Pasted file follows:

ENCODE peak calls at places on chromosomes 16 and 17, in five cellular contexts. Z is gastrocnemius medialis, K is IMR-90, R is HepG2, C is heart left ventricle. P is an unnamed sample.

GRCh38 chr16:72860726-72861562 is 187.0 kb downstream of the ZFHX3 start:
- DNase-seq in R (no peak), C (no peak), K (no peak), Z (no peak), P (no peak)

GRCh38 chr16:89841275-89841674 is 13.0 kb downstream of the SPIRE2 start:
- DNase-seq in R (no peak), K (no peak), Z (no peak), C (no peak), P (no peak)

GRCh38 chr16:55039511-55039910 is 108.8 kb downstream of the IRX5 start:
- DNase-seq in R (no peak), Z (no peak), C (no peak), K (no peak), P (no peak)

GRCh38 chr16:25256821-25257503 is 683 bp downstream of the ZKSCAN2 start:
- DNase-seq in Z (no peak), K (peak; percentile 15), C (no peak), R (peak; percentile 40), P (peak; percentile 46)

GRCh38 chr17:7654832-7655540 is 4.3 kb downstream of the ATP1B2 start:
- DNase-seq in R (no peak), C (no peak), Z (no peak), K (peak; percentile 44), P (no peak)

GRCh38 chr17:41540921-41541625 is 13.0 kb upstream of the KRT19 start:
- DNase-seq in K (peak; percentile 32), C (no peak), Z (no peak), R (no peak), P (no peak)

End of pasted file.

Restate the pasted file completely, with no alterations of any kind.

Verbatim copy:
ENCODE peak calls at places on chromosomes 16 and 17, in five cellular contexts. Z is gastrocnemius medialis, K is IMR-90, R is HepG2, C is heart left ventricle. P is an unnamed sample.

GRCh38 chr16:72860726-72861562 is 187.0 kb downstream of the ZFHX3 start:
- DNase-seq in R (no peak), C (no peak), K (no peak), Z (no peak), P (no peak)

GRCh38 chr16:89841275-89841674 is 13.0 kb downstream of the SPIRE2 start:
- DNase-seq in R (no peak), K (no peak), Z (no peak), C (no peak), P (no peak)

GRCh38 chr16:55039511-55039910 is 108.8 kb downstream of the IRX5 start:
- DNase-seq in R (no peak), Z (no peak), C (no peak), K (no peak), P (no peak)

GRCh38 chr16:25256821-25257503 is 683 bp downstream of the ZKSCAN2 start:
- DNase-seq in Z (no peak), K (peak; percentile 15), C (no peak), R (peak; percentile 40), P (peak; percentile 46)

GRCh38 chr17:7654832-7655540 is 4.3 kb downstream of the ATP1B2 start:
- DNase-seq in R (no peak), C (no peak), Z (no peak), K (peak; percentile 44), P (no peak)

GRCh38 chr17:41540921-41541625 is 13.0 kb upstream of the KRT19 start:
- DNase-seq in K (peak; percentile 32), C (no peak), Z (no peak), R (no peak), P (no peak)